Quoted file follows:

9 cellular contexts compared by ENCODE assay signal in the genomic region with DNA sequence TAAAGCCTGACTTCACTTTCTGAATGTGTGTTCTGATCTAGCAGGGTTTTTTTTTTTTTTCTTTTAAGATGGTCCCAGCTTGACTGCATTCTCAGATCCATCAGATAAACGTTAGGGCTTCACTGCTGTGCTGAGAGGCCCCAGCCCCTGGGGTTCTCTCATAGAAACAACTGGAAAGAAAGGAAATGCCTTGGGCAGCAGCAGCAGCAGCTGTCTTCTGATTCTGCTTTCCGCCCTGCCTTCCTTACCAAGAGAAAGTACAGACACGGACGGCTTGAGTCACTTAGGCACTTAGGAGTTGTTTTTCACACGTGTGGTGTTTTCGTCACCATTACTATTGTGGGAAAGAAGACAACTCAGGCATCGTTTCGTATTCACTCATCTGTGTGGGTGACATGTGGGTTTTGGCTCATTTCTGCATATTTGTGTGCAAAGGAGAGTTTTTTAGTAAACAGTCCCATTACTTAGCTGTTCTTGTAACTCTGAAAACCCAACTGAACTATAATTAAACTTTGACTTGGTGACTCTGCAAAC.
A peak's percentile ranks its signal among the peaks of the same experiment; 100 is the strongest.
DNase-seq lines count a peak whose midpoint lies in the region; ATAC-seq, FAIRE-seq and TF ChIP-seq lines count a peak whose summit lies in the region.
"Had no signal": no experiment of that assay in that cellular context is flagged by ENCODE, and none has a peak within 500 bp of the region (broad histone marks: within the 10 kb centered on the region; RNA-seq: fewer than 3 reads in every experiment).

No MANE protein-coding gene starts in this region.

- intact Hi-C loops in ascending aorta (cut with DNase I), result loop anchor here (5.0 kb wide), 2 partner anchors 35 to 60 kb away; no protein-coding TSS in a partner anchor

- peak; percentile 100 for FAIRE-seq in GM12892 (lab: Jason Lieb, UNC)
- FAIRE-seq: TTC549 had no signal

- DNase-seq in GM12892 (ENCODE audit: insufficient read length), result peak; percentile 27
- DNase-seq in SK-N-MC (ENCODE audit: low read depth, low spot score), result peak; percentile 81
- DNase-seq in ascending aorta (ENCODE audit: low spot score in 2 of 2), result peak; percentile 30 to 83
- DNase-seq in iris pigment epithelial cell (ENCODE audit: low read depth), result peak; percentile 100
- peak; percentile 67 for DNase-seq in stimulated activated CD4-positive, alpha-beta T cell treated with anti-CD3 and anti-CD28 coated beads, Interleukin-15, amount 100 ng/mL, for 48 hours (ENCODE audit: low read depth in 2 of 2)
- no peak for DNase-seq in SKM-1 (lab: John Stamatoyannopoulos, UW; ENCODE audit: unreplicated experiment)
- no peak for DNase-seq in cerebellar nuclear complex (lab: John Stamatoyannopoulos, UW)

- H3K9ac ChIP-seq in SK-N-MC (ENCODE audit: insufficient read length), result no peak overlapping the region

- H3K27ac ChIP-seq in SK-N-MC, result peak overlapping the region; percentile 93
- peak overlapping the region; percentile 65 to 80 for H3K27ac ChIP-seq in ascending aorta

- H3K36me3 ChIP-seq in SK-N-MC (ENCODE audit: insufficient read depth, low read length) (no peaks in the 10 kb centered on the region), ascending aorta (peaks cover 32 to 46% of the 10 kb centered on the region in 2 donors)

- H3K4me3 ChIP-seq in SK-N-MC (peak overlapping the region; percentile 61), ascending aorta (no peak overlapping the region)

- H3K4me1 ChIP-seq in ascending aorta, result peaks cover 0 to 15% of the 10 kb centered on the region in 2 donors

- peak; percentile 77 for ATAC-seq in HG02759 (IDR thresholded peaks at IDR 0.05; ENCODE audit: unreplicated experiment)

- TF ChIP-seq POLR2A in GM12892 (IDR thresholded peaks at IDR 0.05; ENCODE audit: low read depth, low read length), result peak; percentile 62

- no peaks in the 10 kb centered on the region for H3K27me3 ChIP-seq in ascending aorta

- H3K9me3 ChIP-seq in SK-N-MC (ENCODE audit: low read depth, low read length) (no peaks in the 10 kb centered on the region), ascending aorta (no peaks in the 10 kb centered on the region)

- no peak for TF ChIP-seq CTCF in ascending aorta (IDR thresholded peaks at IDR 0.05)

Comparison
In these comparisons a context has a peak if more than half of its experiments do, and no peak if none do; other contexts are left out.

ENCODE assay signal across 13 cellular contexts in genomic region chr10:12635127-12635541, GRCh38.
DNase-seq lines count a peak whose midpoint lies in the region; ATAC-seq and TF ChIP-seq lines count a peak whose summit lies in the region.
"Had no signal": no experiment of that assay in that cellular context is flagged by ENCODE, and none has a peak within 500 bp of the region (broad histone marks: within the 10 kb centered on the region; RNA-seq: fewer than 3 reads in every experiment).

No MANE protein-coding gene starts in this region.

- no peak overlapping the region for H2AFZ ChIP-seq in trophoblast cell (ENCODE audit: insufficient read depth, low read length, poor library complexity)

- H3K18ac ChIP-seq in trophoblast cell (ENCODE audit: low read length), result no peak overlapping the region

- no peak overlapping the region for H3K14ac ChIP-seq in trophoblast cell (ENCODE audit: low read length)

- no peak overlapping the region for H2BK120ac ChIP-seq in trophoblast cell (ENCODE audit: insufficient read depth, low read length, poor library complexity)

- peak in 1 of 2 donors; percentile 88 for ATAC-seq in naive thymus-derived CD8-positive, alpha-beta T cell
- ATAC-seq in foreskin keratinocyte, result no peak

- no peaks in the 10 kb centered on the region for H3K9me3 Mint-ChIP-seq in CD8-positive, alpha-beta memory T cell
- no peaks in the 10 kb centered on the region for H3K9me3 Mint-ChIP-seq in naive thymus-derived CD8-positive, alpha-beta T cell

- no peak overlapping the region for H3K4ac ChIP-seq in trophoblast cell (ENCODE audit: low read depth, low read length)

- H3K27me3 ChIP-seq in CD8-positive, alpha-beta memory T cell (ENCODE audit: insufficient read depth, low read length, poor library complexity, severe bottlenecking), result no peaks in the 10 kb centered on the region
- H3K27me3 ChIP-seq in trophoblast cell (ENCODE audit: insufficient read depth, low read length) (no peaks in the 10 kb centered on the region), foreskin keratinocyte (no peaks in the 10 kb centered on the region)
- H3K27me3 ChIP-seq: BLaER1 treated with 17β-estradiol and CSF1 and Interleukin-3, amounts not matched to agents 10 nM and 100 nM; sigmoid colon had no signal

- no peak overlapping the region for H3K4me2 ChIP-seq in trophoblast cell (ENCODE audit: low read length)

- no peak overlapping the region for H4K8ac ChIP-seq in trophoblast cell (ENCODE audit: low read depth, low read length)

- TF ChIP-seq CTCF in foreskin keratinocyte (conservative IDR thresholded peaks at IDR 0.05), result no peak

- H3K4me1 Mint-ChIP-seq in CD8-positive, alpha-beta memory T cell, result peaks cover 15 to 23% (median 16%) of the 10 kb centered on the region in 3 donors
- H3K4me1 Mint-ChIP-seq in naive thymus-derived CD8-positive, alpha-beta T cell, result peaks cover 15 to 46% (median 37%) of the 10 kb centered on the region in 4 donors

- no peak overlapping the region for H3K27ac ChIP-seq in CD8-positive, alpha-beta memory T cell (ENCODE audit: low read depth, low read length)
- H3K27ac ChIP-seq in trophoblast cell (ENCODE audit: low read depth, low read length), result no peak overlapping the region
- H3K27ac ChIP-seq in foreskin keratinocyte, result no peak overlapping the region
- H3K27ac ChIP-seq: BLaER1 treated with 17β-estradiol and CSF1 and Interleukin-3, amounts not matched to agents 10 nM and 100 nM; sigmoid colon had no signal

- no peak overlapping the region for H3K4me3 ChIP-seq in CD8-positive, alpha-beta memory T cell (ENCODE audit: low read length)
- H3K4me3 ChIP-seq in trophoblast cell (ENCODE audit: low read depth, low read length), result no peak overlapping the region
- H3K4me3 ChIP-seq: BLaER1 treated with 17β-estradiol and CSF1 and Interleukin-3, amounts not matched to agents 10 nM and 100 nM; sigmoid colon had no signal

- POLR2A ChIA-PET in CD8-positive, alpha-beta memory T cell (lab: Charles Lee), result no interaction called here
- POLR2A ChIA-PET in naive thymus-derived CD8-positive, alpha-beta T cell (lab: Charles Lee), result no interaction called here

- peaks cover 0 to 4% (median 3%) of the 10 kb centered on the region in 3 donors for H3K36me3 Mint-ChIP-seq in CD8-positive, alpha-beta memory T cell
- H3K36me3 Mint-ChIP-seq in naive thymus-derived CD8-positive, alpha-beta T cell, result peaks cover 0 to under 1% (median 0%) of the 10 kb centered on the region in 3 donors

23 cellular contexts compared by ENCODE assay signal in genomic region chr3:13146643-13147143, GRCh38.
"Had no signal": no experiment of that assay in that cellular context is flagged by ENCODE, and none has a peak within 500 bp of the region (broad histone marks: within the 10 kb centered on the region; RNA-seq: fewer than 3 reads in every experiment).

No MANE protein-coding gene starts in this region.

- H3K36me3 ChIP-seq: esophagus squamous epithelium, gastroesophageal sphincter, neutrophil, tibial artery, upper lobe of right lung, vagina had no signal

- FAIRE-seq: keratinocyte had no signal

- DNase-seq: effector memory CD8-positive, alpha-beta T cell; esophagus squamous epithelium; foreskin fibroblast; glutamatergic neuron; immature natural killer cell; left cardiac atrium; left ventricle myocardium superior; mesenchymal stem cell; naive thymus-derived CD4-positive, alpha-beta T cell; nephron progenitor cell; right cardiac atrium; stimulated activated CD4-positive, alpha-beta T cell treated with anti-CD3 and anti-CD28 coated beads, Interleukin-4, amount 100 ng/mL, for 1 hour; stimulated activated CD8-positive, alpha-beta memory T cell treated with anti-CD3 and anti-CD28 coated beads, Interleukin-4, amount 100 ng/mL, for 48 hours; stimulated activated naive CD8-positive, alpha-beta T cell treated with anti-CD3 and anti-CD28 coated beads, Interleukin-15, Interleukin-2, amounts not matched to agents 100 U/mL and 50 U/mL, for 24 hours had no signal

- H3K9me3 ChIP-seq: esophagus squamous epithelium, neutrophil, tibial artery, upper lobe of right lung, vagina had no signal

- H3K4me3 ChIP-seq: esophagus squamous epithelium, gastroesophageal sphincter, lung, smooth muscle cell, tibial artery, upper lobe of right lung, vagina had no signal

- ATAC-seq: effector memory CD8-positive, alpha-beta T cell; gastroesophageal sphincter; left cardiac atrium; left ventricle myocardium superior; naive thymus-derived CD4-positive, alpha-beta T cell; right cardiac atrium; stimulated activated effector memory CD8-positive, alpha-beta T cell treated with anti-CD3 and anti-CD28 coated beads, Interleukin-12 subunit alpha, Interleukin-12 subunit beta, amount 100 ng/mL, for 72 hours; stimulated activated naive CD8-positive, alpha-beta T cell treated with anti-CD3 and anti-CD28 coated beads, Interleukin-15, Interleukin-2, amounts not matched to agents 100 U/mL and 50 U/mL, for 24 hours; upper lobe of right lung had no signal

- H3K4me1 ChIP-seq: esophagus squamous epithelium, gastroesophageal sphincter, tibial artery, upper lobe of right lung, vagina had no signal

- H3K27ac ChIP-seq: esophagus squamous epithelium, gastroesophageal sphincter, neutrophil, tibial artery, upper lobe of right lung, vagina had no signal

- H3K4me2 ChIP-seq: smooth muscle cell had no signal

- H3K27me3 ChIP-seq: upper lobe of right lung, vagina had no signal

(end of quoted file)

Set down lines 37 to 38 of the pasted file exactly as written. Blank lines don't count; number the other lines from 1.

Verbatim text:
- peak in 1 of 2 donors; percentile 88 for ATAC-seq in naive thymus-derived CD8-positive, alpha-beta T cell
- ATAC-seq in foreskin keratinocyte, result no peak